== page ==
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House leader raps Bush’s threat to veto spending
Question of the Day
House Majority Leader Steny H. Hoyer yesterday flouted President Bush’s threat to veto spending bills for being too costly, and he chided Republicans for criticizing the fiscal restraint of the Democrat-led Congress.
In a wide-ranging interview [Transcript] at his Capitol Hill office, Mr. Hoyer told The Washington Times that Democrats would keep pushing for a troop pullout from Iraq and that the House was unlikely to take up immigration — either as a comprehensive bill or in pieces — after it died Thursday in the Senate.
He said he was confident his party still would control the House of Representatives after 2008, in large part because of the obvious public dissatisfaction with Mr. Bush and Republicans in general.
“I think this administration is probably the most unpopular administration … to rival [Richard M.] Nixon’s,” he said.
Mr. Hoyer said Republican charges that the Democrats are taxing and spending their way through the appropriations process rings hollow.
“That is bogus. It is a tired, old — the only argument Republicans ever have any success with,” he said.
Mr. Hoyer said Democratic spending increases are modest and necessary, and he questioned how Mr. Bush could object to $23 billion extra in a $2.7 trillion budget, especially when the additional spending goes to education, health care, veterans, police and firefighters.
“Eight-tenths of a [percentage] point more on domestic spending, and he is going to veto the bill without even seeing it,” Mr. Hoyer said. “Give me a break.”
Mr. Hoyer, who noted that the federal deficit ballooned from $5.4 trillion to $8.8 trillion on Mr. Bush’s watch, also emphasized that the Democrats were not raising taxes by allowing the Bush tax cuts to expire.
“We haven’t passed any statute increasing taxes,” he said, adding that Republicans passed the tax cuts with a 2010 expiration date and didn’t vote to make the cutspermanent for the six years they controlled both the White House and Congress.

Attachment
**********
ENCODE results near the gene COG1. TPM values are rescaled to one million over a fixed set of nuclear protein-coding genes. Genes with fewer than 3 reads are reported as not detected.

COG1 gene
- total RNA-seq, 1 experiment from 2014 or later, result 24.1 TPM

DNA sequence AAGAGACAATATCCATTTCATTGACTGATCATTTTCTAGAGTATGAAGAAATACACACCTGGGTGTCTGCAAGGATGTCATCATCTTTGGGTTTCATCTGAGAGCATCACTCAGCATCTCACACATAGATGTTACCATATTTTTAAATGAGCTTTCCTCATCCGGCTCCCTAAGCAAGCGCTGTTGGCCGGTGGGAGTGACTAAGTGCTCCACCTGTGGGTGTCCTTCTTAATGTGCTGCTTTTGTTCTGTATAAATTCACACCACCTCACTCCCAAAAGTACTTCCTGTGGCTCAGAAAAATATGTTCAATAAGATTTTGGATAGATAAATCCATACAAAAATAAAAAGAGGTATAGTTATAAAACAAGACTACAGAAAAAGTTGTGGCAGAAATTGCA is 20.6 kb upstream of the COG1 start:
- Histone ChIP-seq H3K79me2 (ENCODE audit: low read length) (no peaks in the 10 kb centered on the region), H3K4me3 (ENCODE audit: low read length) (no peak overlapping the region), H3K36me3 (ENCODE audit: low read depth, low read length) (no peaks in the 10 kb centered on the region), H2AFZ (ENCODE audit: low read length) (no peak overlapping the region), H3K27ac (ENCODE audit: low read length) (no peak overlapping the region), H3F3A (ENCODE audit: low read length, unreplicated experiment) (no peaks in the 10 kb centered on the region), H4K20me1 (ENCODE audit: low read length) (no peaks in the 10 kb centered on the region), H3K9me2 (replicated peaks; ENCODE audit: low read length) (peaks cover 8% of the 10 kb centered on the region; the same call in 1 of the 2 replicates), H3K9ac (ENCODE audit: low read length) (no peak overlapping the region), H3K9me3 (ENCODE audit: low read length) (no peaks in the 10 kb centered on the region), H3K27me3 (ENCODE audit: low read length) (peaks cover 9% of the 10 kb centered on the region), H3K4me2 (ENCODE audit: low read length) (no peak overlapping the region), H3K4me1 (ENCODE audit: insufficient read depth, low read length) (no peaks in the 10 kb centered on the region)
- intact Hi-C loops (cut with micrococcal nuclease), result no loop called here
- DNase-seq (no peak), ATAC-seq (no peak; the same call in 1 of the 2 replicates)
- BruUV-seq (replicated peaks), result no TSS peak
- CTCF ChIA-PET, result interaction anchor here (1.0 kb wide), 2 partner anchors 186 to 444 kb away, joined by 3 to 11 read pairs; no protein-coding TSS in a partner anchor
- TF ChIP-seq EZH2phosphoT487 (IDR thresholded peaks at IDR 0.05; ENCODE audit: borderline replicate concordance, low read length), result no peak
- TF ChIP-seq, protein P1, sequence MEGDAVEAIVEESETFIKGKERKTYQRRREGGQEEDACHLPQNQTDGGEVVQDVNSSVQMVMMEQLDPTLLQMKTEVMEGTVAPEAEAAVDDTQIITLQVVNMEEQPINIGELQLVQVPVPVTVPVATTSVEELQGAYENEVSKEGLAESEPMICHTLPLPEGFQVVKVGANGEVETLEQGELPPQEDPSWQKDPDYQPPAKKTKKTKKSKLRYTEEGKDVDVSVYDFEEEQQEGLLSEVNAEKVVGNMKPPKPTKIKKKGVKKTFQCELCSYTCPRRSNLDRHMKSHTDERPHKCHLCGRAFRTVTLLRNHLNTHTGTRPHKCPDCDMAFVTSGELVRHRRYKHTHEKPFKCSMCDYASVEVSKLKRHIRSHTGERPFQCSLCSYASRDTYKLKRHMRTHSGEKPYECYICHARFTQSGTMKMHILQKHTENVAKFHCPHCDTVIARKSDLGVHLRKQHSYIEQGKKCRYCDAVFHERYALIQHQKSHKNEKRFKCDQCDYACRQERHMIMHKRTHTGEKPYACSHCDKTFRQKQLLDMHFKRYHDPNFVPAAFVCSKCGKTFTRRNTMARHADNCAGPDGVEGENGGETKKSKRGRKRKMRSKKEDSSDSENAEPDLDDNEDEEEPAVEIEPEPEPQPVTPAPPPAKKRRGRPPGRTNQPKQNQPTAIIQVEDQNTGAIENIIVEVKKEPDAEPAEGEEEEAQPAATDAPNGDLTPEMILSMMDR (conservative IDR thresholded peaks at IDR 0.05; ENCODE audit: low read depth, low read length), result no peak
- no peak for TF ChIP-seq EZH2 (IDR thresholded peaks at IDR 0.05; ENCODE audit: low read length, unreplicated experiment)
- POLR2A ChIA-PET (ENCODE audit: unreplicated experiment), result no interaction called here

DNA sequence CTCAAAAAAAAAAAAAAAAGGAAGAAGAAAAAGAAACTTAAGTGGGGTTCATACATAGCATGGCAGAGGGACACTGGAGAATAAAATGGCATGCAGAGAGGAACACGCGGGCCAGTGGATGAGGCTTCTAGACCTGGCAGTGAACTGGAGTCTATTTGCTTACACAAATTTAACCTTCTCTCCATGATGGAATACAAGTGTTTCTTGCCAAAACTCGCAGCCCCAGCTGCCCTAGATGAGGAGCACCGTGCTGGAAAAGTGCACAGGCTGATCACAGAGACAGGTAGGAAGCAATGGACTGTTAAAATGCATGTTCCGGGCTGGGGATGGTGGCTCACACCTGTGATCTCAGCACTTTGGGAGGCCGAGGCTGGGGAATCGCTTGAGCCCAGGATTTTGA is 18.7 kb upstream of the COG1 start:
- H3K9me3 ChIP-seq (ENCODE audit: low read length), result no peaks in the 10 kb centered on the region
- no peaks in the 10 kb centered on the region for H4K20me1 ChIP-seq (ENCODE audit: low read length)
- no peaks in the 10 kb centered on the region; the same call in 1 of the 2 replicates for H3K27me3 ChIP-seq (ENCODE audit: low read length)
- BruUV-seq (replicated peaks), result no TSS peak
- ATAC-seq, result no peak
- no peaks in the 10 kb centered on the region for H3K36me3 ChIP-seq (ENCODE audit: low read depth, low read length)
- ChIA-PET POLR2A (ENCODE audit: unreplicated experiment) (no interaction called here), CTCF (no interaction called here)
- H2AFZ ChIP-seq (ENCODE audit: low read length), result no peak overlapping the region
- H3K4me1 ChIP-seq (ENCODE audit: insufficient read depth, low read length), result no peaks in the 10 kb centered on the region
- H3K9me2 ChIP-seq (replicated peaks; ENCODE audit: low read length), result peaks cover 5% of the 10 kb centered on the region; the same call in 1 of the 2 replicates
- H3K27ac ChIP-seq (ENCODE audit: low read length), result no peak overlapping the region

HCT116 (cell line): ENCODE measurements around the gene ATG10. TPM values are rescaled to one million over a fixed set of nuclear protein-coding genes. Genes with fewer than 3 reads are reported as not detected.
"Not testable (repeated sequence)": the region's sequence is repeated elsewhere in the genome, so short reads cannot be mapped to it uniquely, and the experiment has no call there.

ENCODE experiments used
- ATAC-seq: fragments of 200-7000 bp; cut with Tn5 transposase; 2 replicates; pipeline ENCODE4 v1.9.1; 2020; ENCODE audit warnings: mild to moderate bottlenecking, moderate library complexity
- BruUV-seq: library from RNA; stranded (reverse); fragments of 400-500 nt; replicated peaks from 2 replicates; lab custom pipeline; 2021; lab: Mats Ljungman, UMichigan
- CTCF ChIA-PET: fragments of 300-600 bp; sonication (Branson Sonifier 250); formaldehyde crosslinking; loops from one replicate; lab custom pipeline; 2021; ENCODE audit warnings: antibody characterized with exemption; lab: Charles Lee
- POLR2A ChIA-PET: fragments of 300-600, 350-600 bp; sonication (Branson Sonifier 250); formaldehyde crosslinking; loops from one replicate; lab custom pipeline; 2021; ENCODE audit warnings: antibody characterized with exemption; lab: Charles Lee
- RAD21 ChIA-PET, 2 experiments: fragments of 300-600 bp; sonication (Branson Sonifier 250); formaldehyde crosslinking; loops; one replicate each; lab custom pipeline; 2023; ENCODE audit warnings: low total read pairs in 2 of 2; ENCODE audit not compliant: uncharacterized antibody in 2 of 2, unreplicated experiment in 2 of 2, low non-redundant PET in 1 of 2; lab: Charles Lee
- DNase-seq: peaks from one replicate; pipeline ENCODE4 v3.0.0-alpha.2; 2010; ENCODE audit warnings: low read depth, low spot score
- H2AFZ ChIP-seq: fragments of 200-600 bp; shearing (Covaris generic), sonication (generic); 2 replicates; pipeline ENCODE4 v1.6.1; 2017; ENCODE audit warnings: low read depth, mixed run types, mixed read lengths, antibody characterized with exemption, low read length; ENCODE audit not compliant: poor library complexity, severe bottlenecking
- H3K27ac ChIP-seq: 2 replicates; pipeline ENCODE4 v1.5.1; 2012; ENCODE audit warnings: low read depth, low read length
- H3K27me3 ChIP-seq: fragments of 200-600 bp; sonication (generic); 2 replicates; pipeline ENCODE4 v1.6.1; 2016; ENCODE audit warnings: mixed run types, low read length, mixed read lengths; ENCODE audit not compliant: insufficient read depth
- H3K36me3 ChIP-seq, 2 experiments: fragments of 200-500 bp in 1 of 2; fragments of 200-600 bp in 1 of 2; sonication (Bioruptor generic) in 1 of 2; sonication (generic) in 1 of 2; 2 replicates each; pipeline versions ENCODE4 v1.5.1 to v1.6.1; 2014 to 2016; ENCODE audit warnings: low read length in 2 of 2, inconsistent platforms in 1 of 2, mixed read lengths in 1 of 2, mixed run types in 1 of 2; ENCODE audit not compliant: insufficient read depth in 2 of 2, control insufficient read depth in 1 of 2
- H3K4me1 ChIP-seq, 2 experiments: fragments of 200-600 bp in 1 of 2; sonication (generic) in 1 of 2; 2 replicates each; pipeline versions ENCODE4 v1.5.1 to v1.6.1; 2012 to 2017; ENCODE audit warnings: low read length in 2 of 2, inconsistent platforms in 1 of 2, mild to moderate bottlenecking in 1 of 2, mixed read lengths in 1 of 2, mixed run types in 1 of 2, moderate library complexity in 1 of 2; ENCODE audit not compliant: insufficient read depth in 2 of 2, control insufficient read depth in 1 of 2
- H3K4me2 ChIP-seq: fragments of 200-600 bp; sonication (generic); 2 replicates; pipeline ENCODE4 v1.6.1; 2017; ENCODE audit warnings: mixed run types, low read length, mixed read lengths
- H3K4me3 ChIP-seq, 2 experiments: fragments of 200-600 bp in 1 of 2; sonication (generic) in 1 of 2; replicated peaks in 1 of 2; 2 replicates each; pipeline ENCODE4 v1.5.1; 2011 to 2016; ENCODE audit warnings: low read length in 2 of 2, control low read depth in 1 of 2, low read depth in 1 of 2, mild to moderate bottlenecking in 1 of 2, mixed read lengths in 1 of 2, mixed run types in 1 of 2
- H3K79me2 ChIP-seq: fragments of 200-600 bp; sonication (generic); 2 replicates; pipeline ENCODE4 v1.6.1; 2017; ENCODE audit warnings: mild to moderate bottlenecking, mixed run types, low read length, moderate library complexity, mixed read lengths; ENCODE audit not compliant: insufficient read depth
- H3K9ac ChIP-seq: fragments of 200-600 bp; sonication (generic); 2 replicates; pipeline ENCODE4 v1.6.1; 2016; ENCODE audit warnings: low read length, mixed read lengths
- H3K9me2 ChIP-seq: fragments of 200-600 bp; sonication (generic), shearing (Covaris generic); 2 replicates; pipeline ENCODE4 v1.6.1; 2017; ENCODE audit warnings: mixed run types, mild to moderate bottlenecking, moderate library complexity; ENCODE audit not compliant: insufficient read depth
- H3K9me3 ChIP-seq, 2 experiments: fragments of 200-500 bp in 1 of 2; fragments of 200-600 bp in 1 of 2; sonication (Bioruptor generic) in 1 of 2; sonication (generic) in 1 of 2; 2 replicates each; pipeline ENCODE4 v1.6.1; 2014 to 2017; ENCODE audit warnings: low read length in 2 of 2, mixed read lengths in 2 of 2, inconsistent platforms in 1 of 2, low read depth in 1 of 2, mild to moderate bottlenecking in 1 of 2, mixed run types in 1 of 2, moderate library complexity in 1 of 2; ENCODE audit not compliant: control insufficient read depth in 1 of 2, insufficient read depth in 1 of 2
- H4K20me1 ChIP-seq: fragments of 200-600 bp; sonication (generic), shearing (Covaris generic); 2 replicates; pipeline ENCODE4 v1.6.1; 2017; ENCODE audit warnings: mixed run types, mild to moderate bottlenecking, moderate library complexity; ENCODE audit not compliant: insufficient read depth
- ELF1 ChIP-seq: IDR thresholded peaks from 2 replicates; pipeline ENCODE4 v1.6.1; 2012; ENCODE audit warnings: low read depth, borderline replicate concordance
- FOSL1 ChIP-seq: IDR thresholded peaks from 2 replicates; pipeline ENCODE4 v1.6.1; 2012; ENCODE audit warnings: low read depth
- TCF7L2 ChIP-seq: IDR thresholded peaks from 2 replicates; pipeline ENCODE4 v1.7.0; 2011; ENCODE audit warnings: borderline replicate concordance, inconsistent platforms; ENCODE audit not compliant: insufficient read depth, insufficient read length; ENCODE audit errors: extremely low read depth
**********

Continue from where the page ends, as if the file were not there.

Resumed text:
“I’m appalled when the military wanted to plan for contingencies for a longer-term stay in Iraq initially, and [former Defense Secretary Donald H.] Rumsfeld said, ‘We’re not going to plan for that,’ Mr. Hoyer said. “Rumsfeld’s theory was, the flowers would be strewn in the street, the palms and hands would wave and everything would be sweetness.”
He said Democrats would keep pushing for a pullout, starting when Congress returns from a weeklong July Fourth recess with a bill that would immediately start a troop withdrawal and complete the pullout by April.
He said that under the plan — which is similar to the pullout timetable Mr. Bush vetoed last month — a limited U.S. force would remain in Iraq to protect bases, train Iraqi troops and conduct targeted anti-terrorism operations.
However, he stressed that the United States should not have a long-term presence similar to that in Korea and Europe.
He said Democrats were working on plans to stop sectarian violence from spilling across Iraq’s borders and to keep Iran and al Qaeda in check after a U.S. pullout.
“There are all sorts of things that need to be put into this plan,” he said. “What we are doing now is giving the administration sufficient time to adopt a responsible plan.”
House Speaker Nancy Pelosi, California Democrat, and Senate Majority Leader Harry Reid, Nevada Democrat, backed down in May when the president vetoed the pullout plan that was attached to emergency troop funding.
Mr. Hoyer said next time would be different.
“We are going to be vigorously fighting for a change of policy,” he said. “The legislation that we present to the president, if the president vetoes it, we are going to send him more legislation which … mandates a change of policy.”
Aside from challenging the war, Mr. Hoyer said most of the Democrats’ agenda — increasing the minimum wage and student aid — passed with solid Republican support in the House.
“We are not passing a liberal agenda or a conservative agenda,” he said. “We are passing an agenda that I think speaks to the desires of the American public and what they voted for in ‘06.”
Mr. Hoyer said he was sure Republicans would attempt to brand his party’s incumbents in tough districts as far-left “Pelosi Democrats,” but he said they were ready to rebut the label.
“I think we can show that we are passing legislation that has broad support from the American people,” he said.
c Christina Bellantoni contributed to this article. A transcript of the interview is available at www.washingtontimes.com.
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